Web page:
investment agreements. Many countries, including South Africa and
India, are rethinking their investment treaties because of the way
corporations and law firms have abused them to undermine democracy and
public policies globally. Several Latin American countries are
cancelling their investment treaties for the same reason.

In 1998, European and Canadian opposition to investor-state dispute
settlement put an end to the planned Multilateral Investment
Agreement, which would have extended these extreme investor
protections to the entire OECD region. In the same spirit and in light
of the rebirth of this failed corporate project in the Canada-EU trade
deal, the European, Canadian and Quebec groups listed below "demand
that the EU and Canada cease negotiating investor rights and an
investor-state dispute settlement process into the CETA."

To read the full statement: http://tradejustice.ca

Endorsed in Europe: 11.11.11 (Belgium), AITEC (France), ACV-CSC
(Belgium), Attac Austria (Austria), Attac-France (France), Attac Liège
(Belgium), ATTAC VLAANDEREN (Belgium), Both Ends (Netherlands), Center
for Research and Documentation Chile-Latin America (Germany), CFTC,
Confédération française des travailleurs chrétiens (France), CNCD -
11.11.11 (Belgium), Corporate Europe Observatory (Belgium),
Ecologistas en Aciòn (Spain), European Federation of Public Services
Unions (EPSU), European Trade Union Confederation (ETUC), Fairwatch
(Italy), Food & Water Europe, Foundation for a Free Information
Infrastructure (FFII - Germany), FTM-CGT (France), Global Social
Justice (Belgium), International Trade Union Confederation (ITUC),
Labour, Health and Human Rights Development Centre (Nigeria),
PowerShift (Germany), Stichting Vrijschrift (Netherlands), SOMO
(Netherlands), Transnational Institute (Netherlands), World Economy,
Ecology & Development (Germany), Zukunftskonvent (Germany)

Endorsed in Canada: Canadian Association of University Teachers,
Canadian Auto Workers, Canadian Environmental Law Association,
Canadian Federation of Students (CFS-FCEE), Canadian Health Coalition,
Canadian HIV/AIDS Legal Network, Canadian Union of Postal Workers
(CUPW), Canadian Union of Public Employees (CUPE), Common Frontiers,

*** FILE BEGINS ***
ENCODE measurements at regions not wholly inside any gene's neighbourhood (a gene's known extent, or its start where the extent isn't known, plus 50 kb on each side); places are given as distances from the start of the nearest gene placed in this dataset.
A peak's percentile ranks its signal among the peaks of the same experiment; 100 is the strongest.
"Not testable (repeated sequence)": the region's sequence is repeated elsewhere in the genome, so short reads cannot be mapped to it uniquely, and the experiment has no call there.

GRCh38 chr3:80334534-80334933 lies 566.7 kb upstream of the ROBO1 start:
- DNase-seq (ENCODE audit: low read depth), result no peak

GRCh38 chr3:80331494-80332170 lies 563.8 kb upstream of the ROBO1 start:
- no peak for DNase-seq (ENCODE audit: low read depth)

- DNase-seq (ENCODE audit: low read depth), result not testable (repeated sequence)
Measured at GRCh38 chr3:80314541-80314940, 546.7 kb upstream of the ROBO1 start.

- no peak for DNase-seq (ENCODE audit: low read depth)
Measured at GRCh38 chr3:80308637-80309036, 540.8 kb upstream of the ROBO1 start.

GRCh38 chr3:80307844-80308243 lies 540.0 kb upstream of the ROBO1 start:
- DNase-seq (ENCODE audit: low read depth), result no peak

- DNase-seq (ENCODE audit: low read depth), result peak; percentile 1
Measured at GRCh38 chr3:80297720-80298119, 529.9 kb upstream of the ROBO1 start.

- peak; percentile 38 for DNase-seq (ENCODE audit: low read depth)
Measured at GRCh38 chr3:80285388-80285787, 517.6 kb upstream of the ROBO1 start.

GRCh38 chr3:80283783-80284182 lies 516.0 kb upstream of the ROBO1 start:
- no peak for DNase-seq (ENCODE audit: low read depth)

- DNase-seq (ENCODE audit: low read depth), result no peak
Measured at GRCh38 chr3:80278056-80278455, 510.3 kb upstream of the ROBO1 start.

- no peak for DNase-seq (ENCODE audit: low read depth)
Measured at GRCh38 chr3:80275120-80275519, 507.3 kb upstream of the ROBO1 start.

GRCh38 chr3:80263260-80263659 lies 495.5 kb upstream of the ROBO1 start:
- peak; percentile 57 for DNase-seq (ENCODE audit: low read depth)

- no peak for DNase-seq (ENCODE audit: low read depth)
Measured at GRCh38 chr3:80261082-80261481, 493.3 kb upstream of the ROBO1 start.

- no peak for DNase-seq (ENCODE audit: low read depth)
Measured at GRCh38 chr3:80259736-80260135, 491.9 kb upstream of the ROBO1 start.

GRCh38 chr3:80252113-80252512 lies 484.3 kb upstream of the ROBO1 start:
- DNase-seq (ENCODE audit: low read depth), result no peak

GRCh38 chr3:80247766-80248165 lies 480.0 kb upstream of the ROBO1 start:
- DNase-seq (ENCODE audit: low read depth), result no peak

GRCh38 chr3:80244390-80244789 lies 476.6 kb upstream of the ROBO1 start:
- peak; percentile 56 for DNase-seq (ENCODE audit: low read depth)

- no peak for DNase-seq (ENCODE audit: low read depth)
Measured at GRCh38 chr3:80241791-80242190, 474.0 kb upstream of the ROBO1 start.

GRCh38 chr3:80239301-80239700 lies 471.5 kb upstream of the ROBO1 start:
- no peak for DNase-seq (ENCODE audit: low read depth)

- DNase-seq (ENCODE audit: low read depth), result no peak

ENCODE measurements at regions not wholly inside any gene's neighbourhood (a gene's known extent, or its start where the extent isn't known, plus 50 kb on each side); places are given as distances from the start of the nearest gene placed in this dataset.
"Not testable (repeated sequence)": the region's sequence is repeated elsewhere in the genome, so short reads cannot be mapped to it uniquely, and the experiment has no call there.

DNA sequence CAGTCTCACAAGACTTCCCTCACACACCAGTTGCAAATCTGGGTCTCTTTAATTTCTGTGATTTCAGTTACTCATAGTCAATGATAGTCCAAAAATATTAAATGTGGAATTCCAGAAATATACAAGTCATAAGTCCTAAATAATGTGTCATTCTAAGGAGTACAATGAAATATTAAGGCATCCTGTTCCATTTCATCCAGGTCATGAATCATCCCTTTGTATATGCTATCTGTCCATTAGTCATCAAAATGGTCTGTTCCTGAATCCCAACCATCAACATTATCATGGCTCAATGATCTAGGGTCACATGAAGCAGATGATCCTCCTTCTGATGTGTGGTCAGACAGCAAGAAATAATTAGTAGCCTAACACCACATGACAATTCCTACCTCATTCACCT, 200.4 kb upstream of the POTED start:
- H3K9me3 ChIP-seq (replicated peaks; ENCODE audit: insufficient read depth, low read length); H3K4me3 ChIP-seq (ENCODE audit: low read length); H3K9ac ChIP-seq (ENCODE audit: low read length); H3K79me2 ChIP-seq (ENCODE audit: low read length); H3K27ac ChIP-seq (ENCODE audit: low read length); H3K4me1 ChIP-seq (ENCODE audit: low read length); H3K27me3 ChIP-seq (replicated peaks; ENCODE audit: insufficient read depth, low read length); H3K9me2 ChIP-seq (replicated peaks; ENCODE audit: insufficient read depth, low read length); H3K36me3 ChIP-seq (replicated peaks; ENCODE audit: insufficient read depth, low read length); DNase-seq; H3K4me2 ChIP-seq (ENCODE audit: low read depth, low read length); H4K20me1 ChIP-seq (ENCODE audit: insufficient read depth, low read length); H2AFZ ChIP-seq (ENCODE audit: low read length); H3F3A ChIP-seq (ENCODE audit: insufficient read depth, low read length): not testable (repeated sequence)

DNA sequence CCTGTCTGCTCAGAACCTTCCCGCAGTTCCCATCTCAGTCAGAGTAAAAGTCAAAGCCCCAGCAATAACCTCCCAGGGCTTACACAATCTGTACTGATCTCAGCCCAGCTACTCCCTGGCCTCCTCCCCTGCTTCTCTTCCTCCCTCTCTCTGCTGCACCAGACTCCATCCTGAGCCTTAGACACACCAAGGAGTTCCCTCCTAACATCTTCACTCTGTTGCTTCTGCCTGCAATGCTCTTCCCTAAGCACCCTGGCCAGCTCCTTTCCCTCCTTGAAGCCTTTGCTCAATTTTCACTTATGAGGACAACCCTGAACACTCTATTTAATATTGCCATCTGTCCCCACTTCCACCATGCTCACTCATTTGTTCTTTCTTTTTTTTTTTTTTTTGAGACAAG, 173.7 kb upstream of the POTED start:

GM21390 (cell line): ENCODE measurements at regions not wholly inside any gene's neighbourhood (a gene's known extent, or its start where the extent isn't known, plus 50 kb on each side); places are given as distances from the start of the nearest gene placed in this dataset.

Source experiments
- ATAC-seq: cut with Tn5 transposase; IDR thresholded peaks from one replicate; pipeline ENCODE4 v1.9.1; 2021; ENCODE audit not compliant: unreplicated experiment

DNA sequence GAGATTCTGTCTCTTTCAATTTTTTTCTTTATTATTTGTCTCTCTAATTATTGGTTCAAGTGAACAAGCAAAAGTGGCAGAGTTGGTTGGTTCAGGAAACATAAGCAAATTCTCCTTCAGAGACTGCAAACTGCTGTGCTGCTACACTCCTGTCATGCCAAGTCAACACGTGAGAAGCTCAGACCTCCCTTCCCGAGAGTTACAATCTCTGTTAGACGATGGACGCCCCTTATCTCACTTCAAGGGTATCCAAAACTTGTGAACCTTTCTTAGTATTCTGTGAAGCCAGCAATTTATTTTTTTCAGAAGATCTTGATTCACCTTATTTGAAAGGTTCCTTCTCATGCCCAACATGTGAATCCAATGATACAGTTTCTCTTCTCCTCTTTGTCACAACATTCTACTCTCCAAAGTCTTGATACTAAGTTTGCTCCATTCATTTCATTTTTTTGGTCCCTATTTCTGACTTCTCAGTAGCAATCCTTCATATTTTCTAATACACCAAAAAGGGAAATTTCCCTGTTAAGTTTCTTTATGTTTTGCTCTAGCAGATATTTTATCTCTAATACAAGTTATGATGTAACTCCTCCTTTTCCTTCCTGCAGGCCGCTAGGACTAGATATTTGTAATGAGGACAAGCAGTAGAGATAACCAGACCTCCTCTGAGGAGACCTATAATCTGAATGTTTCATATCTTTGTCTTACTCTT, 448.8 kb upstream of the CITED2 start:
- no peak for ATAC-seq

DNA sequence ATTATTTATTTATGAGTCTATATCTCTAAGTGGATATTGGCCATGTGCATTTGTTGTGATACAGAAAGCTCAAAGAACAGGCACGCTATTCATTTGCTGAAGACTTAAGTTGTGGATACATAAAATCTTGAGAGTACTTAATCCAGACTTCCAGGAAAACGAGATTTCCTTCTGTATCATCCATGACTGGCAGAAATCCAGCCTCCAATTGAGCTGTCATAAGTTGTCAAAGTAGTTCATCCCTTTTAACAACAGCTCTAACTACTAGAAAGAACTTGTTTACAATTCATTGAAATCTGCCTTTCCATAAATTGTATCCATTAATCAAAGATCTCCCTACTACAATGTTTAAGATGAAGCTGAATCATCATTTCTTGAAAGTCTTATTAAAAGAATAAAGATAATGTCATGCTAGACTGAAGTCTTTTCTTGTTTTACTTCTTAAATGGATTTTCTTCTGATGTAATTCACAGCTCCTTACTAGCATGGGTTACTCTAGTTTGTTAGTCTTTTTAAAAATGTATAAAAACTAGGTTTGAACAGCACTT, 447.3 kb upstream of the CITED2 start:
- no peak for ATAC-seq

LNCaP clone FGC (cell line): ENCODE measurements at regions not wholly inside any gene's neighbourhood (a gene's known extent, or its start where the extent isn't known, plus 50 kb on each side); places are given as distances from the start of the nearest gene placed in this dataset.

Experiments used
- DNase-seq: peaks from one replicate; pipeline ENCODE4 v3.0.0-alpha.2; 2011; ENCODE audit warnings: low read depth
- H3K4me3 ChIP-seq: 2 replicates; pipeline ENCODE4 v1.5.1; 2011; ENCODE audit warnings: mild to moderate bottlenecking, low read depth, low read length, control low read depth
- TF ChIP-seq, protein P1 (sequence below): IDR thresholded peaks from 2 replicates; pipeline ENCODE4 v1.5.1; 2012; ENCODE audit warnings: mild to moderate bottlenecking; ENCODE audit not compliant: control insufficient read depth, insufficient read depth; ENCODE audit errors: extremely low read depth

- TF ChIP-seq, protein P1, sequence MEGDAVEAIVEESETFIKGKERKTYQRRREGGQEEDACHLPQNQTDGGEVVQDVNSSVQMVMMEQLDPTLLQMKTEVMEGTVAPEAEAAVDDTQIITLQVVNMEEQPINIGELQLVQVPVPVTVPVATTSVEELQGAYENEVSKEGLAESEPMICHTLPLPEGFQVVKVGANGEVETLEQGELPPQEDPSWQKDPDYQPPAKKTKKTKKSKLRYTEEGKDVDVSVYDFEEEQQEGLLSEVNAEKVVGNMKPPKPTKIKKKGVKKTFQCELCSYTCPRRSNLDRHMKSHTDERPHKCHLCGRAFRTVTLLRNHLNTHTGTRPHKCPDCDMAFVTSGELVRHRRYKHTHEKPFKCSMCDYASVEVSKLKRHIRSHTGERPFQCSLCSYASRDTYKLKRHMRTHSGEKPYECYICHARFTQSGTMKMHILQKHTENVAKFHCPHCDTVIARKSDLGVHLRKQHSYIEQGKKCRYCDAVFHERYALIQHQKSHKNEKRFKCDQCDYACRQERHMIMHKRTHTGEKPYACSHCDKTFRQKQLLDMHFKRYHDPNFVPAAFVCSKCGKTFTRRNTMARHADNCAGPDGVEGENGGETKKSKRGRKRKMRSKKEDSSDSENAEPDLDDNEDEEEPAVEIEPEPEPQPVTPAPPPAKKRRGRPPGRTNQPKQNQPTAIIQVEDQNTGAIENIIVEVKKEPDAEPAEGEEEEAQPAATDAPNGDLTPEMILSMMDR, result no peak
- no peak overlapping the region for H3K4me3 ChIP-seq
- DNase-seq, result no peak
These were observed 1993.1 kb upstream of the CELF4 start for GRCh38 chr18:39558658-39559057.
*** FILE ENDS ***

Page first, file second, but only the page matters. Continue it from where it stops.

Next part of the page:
Communications, Energy and Paperworkers Union of Canada (CEP), Council
of Canadians, Greenpeace Canada, Hupacasath First Nation, National
Farmers Union, National Union of Public and General Employees, Ontario
Council of Hospital Unions, Polaris Institute, Public Service Alliance
of Canada, Registered Nurses' Association of Ontario, Sierra Club
Canada, (Tsalalh) Seton Lake Indian Band, Trade Justice Network,
United Steelworkers

Endorsed in Quebec: Réseau québécois sur l'intégration continentale
(RQIC), Alliance du personnel professionnel et technique de la santé
et des services sociaux (APTS), Alternatives, Association canadienne
des avocats du mouvement syndical (ACAMS-CALL), Association québécoise
des organismes de coopération internationale (AQOCI), Attac-Québec,
Centrale des Syndicats démocratiques (CSD), Centrale des Syndicats du
Québec (CSQ), Confédération des Syndicats nationaux (CSN), Conseil
central du Montréal métropolitain (CCMM-CSN), Eau Secours!, Fédération
des femmes du Québec (FFQ), Fédération étudiante collégiale du Québec
(FECQ), Fédération étudiante universitaire du Québec (FEUQ),
Fédération interprofessionnelle de la santé du Québec (FIQ),
Fédération des travailleurs et travailleuses du Québec (FTQ), Ligue
des droits et libertés, Mouvement d'éducation populaire et d'action
communautaire du Québec (MÉPACQ), Réseau québécois des groupes
écologistes (RQGE), Syndicat canadien de la fonction publique section
Québec (SCFP-Québec), Syndicat de professionnelles et professionnels
du gouvernement du Québec (SPGQ), Union des consommateurs


* * * * * * * * * * *
P i a   E b e r h a r d t
Corporate Europe Observatory (CEO)
Cranachstraße 48
50733 Cologne
Germany

www.corporateeurope.org
Tel.: ++49 (0)221 789 678 10
Mobile: ++49 (0) 152 56 30 91 02
pia at corporateeurope.org
skype: piaebse